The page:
Presentation Outline

  • Introduction
  • COVID and competition law: beware excessive pricing
  • Merger control and public interest
  • Protections for SMMEs and HDP firms
  • Cartel conduct
  • Competition in the digital economy
  • Questions

Introduction to Competition Law in South Africa

  • On 1 September 2021, the current competition regime has been in place for 22 years.
  • Three independent competition authorities with dedicated roles. Minister of Trade, Industry and Competition has the ability to "participate" in proceedings.
  • Over the years there have been many significant amendments - 2019 introduced a number of further changes.
  • The competition authorities are well established, well resourced and not afraid to use their powers.
  • Three main policy instruments:
    • Merger review;
    • Investigations and prosecution of prohibited practices; and
    • Market enquiries and proposals.
  • Because the authorities are not afraid to use their powers, many cases are settled even though the legal case may not be very strong. This emboldens the authorities further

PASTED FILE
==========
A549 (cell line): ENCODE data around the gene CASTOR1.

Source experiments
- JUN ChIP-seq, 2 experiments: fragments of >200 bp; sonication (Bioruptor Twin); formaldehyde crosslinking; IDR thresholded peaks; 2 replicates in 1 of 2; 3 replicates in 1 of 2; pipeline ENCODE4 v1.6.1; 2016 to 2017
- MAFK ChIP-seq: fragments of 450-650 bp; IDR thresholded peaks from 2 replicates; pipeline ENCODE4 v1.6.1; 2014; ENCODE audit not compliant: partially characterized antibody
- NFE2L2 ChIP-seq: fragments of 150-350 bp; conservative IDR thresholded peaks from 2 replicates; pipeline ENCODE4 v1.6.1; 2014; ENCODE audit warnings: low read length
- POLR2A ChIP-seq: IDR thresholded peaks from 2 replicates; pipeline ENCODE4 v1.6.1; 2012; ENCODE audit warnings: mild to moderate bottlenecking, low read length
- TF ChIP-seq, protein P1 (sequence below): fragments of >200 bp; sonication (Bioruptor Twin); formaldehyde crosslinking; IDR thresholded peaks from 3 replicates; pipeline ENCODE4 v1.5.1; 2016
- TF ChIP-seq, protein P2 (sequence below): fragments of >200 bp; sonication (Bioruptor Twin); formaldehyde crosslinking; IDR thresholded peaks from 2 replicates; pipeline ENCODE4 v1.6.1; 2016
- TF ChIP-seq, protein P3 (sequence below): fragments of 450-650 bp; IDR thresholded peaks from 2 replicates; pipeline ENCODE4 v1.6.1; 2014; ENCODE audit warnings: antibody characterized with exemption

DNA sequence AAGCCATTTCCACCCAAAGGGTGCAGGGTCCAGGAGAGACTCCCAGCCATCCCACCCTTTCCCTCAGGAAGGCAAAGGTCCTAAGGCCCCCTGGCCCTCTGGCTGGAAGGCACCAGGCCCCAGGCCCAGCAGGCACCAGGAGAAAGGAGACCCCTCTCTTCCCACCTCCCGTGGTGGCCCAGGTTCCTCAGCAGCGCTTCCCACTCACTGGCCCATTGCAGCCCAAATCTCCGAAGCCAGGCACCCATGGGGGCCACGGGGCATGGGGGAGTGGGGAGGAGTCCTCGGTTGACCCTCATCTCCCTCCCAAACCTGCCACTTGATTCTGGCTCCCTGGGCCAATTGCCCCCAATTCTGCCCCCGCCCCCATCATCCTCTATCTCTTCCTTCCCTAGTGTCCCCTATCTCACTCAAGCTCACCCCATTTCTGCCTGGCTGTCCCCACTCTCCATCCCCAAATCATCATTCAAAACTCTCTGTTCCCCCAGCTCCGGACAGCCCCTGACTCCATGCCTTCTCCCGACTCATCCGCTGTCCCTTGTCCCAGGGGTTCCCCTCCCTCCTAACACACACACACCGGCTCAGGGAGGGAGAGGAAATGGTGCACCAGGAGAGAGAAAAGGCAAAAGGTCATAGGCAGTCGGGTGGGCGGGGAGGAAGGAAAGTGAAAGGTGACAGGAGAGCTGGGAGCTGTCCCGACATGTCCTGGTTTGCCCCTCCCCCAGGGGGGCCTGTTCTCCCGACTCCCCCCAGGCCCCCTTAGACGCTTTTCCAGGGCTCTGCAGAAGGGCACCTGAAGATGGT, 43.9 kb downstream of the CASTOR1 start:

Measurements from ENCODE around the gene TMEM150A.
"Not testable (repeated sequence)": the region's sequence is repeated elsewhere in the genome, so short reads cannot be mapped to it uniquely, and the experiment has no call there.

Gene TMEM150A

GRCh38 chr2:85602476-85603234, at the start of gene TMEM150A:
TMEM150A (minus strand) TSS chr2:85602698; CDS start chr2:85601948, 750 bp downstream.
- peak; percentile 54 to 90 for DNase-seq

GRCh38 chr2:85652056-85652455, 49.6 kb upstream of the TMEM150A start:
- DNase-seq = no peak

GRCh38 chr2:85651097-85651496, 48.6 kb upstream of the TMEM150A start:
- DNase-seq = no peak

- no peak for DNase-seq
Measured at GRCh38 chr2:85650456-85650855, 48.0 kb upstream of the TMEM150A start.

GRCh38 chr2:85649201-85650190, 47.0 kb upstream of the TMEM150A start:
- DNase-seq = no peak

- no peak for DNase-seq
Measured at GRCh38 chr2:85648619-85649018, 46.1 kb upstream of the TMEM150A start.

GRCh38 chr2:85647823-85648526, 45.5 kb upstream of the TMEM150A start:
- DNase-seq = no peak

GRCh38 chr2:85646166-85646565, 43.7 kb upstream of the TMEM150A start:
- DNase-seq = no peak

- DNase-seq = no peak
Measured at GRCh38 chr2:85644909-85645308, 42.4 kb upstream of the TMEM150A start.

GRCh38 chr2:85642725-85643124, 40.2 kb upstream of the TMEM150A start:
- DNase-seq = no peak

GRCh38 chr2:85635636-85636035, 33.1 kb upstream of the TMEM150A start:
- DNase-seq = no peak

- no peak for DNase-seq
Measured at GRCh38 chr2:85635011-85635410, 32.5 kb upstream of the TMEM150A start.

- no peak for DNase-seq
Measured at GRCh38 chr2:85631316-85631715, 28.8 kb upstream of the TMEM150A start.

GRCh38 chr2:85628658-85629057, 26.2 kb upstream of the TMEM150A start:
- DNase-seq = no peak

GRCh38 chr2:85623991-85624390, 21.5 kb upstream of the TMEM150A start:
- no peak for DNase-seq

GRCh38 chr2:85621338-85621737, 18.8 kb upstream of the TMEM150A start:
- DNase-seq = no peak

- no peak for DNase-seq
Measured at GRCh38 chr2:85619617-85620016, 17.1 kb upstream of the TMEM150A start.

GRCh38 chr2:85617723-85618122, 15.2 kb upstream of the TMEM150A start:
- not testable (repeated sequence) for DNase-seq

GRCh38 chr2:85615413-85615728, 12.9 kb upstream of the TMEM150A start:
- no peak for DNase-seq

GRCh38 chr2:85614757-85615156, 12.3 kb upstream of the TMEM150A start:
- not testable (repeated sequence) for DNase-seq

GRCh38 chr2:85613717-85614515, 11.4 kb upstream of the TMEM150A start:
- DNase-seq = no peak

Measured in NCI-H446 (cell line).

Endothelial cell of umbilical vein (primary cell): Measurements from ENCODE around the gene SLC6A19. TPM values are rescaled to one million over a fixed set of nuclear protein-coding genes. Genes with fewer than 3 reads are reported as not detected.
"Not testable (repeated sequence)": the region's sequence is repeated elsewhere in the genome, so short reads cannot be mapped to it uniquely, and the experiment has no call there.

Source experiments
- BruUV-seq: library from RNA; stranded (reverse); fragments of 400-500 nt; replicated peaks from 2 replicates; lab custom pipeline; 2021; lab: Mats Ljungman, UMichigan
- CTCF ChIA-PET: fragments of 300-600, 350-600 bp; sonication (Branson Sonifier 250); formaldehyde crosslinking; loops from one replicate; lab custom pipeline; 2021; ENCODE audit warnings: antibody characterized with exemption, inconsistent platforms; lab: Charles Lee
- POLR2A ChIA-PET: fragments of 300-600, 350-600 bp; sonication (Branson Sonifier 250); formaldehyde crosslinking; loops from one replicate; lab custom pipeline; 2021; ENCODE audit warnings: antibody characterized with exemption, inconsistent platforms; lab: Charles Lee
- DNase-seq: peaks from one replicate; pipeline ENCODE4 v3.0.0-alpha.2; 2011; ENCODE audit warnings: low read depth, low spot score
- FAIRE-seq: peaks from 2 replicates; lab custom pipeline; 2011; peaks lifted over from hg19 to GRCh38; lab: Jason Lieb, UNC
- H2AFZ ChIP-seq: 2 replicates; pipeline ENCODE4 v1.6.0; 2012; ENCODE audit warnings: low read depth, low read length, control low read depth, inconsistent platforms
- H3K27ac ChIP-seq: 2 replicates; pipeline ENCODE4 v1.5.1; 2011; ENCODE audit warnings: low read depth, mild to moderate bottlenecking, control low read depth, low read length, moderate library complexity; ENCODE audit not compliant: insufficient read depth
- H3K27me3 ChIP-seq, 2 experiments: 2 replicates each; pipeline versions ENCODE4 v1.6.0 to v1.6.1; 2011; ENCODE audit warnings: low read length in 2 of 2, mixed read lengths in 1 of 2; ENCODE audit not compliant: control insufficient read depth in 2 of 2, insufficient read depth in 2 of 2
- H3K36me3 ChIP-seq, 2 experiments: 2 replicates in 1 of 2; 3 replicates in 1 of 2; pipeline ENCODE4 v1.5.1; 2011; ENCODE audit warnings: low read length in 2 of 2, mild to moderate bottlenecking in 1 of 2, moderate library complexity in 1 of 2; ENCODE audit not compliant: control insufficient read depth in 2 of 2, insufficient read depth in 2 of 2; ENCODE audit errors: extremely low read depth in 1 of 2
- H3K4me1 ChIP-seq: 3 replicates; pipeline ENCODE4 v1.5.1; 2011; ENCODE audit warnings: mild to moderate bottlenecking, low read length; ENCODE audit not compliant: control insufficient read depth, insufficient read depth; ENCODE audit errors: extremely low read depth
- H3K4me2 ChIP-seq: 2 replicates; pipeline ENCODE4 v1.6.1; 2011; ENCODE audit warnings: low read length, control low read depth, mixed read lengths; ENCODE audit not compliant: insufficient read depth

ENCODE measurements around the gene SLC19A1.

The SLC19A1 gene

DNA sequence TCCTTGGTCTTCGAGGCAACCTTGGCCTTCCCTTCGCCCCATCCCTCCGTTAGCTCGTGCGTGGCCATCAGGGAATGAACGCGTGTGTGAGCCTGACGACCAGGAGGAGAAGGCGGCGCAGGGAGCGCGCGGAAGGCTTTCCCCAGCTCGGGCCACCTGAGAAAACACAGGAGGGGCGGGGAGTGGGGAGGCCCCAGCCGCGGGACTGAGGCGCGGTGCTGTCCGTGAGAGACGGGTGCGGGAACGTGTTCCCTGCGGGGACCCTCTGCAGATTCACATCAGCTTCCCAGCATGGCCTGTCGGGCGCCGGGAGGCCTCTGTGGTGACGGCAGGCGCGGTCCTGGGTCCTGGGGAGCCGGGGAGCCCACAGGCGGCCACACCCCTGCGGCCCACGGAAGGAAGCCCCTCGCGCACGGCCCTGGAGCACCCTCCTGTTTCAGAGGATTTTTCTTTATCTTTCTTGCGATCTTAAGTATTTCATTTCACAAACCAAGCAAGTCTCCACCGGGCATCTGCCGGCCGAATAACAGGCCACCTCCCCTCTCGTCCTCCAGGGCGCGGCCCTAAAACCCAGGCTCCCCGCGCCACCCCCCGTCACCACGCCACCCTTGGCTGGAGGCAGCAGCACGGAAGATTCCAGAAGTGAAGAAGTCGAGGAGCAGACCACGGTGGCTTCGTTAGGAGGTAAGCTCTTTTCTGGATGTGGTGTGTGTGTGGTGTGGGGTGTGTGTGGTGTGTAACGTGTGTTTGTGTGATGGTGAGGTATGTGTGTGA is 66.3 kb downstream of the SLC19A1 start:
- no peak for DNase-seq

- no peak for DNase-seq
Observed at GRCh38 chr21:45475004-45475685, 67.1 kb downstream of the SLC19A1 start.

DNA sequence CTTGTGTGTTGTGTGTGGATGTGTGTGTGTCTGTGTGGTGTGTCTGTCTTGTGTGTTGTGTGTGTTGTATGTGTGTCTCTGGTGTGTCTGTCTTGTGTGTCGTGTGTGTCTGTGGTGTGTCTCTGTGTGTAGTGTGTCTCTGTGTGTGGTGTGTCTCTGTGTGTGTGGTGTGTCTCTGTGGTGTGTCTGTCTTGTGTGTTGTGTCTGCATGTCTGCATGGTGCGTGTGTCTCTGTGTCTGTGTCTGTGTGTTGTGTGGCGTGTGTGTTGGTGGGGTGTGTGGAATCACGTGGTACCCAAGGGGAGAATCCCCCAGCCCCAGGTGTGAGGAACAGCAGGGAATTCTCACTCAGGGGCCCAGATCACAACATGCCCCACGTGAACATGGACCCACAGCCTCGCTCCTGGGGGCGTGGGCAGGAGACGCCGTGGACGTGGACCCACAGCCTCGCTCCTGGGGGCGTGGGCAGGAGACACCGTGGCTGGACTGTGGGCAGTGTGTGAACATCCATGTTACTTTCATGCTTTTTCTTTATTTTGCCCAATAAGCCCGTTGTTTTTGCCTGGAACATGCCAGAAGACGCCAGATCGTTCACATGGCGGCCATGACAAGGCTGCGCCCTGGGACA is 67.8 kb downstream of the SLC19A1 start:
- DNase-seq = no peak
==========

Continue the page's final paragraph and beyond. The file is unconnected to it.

• The Competition Commission and Competition Tribunal tend to import a "greater public good" approach in enforcement activities. The Competition Appeal Court takes a stricter approach to the application of the legislation.

COVID and competition law: beware excessive pricing

  • Measures to address "pandemic profiteering" i.e. excessive pricing on essential goods
  • COVID matters prioritized and lots of settlement agreements with firms agreeing to pay fines
  • Food price monitoring reports
  • Block Exemptions (although also note non-COVID related exemption for sugar industry)
  • COVID price gouging regulations (excessive pricing regulations, housed under the Competition Act's abuse of dominance provisions)
  • Babelegi and Dis-Chem excessive pricing cases
    • Excessive pricing assessment of price increases of dust masks by Babelegi (a supplier of industrial wear) and surgical masks by DisChem (a pharmacy chain) during February and March 2020.
    • Price gouging rather a consumer protection issue rather than competition issue?
    • Introduces the concept of temporary dominance - reliance on the ability to increase prices as evidence of dominance (market power).

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